This Barnes TSX bullet was recovered from a Cape buffalo. It’s a .500 Nitro Express bullet weighing 570 grains.  Shown are an unfired .500  bullet and a 30-caliber 165 grain TXS for scale.  Big heavy bullets are the key to dangerous game rifles.

This Barnes TSX bullet was recovered from a Cape buffalo. It’s a .500 Nitro Express bullet weighing 570 grains. Shown are an unfired .500 bullet and a 30-caliber 165 grain TXS for scale. Big heavy bullets are the key to dangerous game rifles.

I don’t know why, but I have a bad habit of finding a hunting company on its last legs and throwing money at them for lousy hunts. I just did that again in Zimbabwe. You know that old adage, “fool me once, shame on you, fool me twice, shame on me?” Well this was my second trip with this bunch and it just keeps getting worse.  So I guess, “shame on me.”


Elephants can be very dangerous and very big!

Part of the problem is the corrupt government of Zimbabwe and their attempt to steal the safari business from the white operators. As a result, the company I booked with didn’t get permits to hunt much of the property they control. For the land they did get permits, they got them late and were trying to play catch up on the safari season and do it all on a fraction of the property they normally hunt. As a result, I was on a property that was small for even one hunter on a multi-species safari, where they were running three safaris, each under pressure to produce several animals. The results were not good. With all that hunting pressure the game figured it out quickly and moved to the neighboring properties where there were no safari trucks or guys with guns.

But, it did give me some time around the campfire with a few more Professional Hunters. Of course, as it always has on any of the safaris I have been on, the talk turned to guns. Like any PH I have ever met, they all had strong opinions. Remember these guys are running dangerous game hunts; elephant, buffalo, lion and leopard, not high fence plains game. They are also the guys who are called on to deal with problem animals in their areas. As with every experienced professional hunter I have ever talked with, they recommended big guns, big bullets and big cartridges.


Bring enough gun for dangerous game.

You won’t hear any of the usual clichéd platitudes spouted by the armchair experts how it’s all about shot placement or other such nonsense. These guys do this every single day, they have seen hundreds of dangerous game animals shot and they know the importance of a big, heavy, bullet with lots of power behind it. There is no discussion, no dissension and no room for fools in the conversation.

The three PHs in this most recent camp all specialized in dangerous game hunts. They know what works and what does not. Two had .470 Nitro Express double rifles. The third, my PH, a young guy starting out, had a CZ in .458 Lott. He thought it was the smallest acceptable cartridge for dealing with problem elephants and is saving for the day he can afford a double rifle in a bigger cartridge.

Of course, the needs of a PH are different than the needs of a client.  But, even at that the client should assume some responsibility for any situation and bring enough gun. In my never humble opinion, for a dangerous game safari, a client’s rifle should be at least a .416 with 400-grain bullets if he is after buffalo or elephant.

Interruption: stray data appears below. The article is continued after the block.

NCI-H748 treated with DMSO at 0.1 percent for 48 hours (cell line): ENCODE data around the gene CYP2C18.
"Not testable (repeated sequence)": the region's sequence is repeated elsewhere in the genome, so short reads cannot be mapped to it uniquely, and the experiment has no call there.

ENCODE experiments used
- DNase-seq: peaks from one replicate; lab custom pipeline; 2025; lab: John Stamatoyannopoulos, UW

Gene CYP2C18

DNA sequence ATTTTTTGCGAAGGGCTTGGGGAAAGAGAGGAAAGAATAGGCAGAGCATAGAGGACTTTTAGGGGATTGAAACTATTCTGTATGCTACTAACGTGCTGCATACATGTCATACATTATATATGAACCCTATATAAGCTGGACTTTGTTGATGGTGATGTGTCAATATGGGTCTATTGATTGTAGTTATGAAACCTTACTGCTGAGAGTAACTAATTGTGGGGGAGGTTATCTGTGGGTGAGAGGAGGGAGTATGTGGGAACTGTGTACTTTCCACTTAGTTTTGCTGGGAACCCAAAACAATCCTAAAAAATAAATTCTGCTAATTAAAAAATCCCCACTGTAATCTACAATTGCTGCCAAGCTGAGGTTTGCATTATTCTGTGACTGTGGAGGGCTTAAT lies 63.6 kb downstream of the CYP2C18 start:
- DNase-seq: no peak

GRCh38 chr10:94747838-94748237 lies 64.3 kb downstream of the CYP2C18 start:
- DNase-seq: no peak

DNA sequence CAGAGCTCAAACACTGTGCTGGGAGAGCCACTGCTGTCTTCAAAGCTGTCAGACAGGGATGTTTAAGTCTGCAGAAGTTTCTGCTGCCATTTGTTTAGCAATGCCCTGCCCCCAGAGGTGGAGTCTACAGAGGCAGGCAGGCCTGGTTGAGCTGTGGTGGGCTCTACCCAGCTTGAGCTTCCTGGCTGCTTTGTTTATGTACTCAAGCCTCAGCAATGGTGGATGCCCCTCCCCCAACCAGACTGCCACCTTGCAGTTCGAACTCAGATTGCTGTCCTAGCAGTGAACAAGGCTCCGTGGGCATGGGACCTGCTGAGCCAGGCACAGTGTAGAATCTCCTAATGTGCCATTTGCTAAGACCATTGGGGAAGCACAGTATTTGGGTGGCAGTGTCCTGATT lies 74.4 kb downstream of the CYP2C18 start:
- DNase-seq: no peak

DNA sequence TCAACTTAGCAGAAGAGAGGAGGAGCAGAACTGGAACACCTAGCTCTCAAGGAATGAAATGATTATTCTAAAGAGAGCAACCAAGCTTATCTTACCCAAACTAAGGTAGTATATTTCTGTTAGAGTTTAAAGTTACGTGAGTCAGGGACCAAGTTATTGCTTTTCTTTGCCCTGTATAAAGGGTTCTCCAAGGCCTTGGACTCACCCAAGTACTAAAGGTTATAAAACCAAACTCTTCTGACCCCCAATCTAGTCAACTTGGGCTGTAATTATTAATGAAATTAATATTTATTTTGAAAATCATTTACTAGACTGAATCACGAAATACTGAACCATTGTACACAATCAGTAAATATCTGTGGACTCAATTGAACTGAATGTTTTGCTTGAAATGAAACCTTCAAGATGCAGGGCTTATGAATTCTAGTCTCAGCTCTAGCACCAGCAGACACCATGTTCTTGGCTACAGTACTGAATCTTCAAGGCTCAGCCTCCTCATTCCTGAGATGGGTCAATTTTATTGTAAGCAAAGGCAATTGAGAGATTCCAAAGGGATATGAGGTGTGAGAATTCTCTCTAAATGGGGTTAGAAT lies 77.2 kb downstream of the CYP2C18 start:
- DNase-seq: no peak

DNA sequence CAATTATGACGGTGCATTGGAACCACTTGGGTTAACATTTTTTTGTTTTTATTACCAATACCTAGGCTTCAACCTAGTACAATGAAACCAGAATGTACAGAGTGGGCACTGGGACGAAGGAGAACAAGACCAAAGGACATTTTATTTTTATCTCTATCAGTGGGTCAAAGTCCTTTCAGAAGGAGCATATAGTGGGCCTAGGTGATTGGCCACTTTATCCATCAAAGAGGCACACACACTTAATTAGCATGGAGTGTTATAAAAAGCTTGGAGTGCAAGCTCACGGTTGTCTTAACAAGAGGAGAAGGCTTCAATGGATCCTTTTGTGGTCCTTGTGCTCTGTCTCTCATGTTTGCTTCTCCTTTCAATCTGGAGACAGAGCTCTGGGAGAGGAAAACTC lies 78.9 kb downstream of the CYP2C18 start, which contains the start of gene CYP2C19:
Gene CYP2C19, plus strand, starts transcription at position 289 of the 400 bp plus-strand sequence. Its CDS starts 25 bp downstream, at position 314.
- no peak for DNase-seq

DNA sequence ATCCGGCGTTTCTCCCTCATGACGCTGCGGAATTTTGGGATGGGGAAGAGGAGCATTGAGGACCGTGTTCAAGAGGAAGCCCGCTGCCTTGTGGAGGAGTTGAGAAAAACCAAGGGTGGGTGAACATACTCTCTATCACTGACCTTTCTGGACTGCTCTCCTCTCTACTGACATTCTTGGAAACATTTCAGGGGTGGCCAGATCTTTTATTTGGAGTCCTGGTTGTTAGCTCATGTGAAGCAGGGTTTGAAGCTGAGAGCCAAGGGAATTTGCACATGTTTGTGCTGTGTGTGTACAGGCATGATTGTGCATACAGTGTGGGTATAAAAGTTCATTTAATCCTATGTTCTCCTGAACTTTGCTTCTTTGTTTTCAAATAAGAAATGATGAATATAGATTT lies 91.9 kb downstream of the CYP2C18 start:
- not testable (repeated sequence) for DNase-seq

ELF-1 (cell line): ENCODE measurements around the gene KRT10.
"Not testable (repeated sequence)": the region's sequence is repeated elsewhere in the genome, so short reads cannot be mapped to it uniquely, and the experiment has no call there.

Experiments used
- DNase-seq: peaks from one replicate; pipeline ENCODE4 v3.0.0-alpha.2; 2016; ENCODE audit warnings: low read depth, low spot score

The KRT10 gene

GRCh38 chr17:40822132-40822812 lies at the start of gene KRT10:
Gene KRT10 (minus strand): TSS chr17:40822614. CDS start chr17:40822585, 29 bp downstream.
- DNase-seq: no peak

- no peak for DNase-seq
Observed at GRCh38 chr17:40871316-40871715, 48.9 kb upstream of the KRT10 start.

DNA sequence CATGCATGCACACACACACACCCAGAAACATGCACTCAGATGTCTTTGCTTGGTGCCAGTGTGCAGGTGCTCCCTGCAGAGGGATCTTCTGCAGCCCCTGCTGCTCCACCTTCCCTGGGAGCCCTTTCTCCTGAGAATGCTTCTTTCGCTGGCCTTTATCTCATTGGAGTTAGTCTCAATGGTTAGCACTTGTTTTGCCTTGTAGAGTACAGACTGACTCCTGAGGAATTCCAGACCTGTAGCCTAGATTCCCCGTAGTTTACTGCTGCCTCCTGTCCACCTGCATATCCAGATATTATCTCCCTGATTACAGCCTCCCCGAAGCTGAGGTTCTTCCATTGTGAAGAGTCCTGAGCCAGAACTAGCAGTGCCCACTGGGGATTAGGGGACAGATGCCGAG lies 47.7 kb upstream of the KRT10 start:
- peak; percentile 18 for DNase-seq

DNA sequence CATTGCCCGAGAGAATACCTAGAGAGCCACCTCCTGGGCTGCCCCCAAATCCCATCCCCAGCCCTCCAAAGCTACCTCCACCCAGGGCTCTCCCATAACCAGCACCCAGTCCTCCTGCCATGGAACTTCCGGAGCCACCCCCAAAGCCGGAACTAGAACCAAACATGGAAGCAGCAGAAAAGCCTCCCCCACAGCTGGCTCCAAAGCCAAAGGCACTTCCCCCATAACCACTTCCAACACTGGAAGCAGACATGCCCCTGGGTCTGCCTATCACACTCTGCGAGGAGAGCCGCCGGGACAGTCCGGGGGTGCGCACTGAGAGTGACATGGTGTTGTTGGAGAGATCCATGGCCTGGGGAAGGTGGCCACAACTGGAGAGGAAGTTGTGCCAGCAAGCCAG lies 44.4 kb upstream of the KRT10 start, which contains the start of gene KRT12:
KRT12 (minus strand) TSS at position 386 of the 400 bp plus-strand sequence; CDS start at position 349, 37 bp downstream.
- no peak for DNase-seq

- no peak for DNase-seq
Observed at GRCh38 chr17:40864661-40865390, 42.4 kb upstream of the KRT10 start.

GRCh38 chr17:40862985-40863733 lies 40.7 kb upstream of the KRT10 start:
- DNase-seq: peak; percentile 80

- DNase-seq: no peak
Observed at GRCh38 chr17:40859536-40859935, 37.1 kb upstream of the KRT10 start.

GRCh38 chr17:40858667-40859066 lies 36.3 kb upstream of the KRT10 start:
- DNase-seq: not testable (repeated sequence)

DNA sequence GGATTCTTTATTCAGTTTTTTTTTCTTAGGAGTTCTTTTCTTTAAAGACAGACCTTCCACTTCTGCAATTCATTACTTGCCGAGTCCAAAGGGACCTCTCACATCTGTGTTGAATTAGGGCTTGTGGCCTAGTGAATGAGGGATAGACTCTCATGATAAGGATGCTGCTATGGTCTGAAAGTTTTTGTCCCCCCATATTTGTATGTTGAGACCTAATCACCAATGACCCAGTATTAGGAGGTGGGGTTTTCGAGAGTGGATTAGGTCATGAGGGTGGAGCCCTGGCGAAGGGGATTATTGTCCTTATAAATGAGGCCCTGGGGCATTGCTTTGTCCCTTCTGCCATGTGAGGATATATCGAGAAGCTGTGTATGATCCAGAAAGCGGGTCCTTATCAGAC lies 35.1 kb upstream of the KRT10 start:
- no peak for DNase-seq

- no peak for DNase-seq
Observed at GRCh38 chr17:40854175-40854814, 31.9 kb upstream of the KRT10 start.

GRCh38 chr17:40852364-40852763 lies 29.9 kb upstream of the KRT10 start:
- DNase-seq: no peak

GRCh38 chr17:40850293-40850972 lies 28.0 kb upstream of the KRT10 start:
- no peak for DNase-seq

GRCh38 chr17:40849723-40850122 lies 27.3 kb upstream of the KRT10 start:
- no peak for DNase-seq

I shot this buffalo with my .416 UMT wildcat cartridge which pushes a 400-grain bullet at 2,550 fps.

I keep hearing how the countries in Africa that list the .375 or 9.3mm (.366) as the minimum legal bullet diameter are out of touch and don’t understand modern bullet designs. In fact, before I hunted Africa, I might have agreed with them. But, now after enough safaris to put me into double digits I can see the truth. It’s about size. Big, heavy bullets simply hit harder. If the big bullets are well designed that’s even better.


Barnes 500 grain .458 bullets. The solid was recovered from an elephant and the TSX expanding “soft” from a Cape Buffalo.

For the record, Barnes Bullets dominated with everybody in the discussion, both in “softs” the TSX and “solids.”  Every PH I have ever talked with loved Barnes bullets and these guys were no exception. My guy had his .458 Lott loaded with 500-grain Barnes Banded Solids.

I’ll wager that anybody who will argue for the little guns and “shot placement” side of things has never dealt with a bad situation with a dangerous and large animal. Sure, that theory works when you are shooting at an animal that is standing there waiting for the bullet. But when they are crashing through the brush, perhaps trying to stomp you into a bloody puddle, even if they are wounded and just trying to escape, “precise” shot placement is a fantasy. When you have half a second to get a bullet into a blur in the brush, all that armchair theory disappears.

Bring a little gun and if things go wrong, and you are lucky, the PH will bail you out and save your ass. But, I don’t ever count on anybody but myself and when there is a few tons of “anger issues” trying to get me no gun is too big.


Tuskless elephants like this one can be very dangerous. Unprovoked attacks do happen. Even if you are hunting something else, you should be prepared to deal with whatever Africa throws your way.

It’s not just the game you are hunting; it’s common to encounter unprovoked attacks from buffalo, elephant and hippos. Just being out and about in their habitat puts you at risk. Do you seriously want to ignore the advice of the men who do it for a living and bring a small rifle?

The armchair experts and internet ballisticians forget one important fact. The only time that really counts is the worst case scenario. That’s what you must plan for, not the perfect shot.